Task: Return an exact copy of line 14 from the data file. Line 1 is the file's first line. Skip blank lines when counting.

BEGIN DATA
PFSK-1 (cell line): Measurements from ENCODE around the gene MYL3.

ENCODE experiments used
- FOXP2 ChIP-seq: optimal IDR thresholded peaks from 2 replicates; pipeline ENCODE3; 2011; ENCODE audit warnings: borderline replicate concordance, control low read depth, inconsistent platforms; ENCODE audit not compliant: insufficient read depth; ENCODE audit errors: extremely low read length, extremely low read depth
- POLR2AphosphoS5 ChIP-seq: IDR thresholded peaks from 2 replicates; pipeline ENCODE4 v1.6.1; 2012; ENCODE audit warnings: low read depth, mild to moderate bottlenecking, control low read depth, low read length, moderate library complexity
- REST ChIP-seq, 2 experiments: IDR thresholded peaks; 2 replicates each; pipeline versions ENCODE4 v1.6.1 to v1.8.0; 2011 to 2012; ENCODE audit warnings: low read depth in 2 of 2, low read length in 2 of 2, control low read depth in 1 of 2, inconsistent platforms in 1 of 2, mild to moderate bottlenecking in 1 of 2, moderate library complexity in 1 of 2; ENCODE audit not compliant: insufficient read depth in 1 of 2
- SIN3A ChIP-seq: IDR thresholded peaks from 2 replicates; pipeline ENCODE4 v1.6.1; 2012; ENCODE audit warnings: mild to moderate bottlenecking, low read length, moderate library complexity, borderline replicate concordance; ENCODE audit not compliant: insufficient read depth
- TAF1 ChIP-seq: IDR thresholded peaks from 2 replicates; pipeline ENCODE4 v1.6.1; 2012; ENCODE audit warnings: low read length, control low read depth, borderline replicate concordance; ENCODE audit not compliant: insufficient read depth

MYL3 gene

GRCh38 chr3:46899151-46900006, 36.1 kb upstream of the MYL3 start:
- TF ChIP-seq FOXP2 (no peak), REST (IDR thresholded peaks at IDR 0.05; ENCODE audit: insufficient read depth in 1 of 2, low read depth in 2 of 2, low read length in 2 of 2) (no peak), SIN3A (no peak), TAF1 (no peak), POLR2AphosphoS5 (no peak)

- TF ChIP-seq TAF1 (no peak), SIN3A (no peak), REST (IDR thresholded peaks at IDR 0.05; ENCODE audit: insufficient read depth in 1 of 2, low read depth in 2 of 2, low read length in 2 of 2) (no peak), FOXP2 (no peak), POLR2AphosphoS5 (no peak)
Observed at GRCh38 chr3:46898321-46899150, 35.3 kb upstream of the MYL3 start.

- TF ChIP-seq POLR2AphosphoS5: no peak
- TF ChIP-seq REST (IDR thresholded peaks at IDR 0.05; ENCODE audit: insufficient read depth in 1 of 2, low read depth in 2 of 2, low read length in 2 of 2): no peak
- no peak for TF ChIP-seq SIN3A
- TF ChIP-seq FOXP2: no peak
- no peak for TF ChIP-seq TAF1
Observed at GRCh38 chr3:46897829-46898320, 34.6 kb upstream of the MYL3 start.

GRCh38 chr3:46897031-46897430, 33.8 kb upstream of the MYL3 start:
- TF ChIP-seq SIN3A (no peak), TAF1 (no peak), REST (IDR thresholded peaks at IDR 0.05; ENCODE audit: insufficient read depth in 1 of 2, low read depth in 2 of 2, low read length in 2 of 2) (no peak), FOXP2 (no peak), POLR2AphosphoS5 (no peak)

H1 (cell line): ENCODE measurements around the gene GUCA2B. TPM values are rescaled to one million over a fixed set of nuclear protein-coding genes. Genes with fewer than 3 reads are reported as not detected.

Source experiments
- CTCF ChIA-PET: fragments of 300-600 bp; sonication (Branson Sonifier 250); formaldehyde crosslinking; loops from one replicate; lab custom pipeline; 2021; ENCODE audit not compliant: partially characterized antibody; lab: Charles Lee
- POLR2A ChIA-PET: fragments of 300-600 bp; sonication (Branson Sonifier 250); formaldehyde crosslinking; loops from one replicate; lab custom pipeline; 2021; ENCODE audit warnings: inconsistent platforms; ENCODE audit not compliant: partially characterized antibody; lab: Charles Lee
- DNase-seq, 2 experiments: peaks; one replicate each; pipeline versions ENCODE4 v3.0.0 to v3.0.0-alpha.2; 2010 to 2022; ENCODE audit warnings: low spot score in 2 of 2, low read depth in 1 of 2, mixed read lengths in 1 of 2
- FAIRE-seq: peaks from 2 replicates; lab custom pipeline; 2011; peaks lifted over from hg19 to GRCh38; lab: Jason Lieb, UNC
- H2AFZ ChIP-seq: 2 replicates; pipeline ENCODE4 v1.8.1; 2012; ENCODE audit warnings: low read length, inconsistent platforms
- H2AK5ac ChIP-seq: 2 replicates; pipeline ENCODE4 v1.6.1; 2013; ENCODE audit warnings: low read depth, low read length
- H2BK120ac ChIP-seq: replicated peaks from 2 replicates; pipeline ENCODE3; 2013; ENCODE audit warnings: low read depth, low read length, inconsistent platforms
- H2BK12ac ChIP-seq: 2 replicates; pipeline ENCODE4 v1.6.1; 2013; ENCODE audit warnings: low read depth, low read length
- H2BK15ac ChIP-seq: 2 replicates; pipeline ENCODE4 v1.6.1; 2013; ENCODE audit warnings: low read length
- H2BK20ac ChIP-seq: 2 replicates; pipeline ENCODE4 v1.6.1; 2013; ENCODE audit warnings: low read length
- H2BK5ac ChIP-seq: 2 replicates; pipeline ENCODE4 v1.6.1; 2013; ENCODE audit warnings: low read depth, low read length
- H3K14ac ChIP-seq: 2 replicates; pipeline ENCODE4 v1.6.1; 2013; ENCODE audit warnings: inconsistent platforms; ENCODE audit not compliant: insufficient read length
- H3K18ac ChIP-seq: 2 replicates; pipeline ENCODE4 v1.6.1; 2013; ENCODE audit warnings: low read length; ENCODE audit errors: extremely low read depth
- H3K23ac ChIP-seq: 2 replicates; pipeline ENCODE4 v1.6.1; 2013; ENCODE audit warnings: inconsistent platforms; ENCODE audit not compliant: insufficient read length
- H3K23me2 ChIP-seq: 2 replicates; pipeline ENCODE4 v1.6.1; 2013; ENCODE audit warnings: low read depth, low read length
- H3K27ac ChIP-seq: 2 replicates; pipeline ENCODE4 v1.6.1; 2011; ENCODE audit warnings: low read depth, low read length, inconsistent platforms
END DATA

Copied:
- TF ChIP-seq REST (IDR thresholded peaks at IDR 0.05; ENCODE audit: insufficient read depth in 1 of 2, low read depth in 2 of 2, low read length in 2 of 2): no peak